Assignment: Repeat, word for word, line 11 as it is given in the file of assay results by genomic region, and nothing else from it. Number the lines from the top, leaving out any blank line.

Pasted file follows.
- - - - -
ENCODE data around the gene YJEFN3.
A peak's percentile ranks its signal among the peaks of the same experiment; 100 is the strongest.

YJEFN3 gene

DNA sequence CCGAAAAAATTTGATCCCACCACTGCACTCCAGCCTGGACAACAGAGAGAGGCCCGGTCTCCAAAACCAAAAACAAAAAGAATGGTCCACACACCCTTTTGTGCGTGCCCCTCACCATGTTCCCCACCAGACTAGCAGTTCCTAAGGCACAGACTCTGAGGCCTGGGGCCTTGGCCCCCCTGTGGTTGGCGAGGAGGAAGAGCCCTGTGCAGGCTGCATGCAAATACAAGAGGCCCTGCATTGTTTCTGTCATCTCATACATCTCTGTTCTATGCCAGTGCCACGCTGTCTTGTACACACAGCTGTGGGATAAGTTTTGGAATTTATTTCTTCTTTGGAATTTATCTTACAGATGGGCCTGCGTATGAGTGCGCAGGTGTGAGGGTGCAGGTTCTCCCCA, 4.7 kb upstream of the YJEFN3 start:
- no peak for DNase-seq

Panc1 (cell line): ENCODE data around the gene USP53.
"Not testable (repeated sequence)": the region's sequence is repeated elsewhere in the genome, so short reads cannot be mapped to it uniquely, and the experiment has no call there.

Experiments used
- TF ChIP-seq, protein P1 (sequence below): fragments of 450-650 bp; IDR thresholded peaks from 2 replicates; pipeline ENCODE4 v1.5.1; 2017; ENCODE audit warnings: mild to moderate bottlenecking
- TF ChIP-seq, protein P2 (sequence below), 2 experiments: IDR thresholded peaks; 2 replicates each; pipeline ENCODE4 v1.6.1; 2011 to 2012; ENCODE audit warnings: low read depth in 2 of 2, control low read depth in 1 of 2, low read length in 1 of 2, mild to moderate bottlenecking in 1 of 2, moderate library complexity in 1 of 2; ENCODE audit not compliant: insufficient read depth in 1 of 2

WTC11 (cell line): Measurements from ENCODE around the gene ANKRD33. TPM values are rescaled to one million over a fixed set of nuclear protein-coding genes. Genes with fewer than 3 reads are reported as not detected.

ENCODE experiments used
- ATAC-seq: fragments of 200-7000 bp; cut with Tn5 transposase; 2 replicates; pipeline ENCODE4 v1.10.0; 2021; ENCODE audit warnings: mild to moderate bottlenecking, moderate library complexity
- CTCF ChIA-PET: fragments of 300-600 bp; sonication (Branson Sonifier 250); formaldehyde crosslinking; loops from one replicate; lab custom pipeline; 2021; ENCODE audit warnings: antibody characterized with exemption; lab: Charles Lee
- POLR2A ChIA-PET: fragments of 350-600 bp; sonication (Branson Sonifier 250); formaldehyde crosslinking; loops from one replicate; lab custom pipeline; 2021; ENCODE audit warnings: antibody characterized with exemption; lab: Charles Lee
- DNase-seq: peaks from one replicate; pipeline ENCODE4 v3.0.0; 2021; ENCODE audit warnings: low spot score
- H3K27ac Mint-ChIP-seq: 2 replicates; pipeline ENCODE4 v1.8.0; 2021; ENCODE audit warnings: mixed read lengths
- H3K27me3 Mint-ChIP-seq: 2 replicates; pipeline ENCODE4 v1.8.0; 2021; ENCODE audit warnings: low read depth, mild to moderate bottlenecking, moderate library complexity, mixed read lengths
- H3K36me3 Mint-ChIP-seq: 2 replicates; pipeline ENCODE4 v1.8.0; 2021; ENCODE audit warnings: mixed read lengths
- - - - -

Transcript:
WTC11 (cell line): Measurements from ENCODE around the gene ANKRD33. TPM values are rescaled to one million over a fixed set of nuclear protein-coding genes. Genes with fewer than 3 reads are reported as not detected.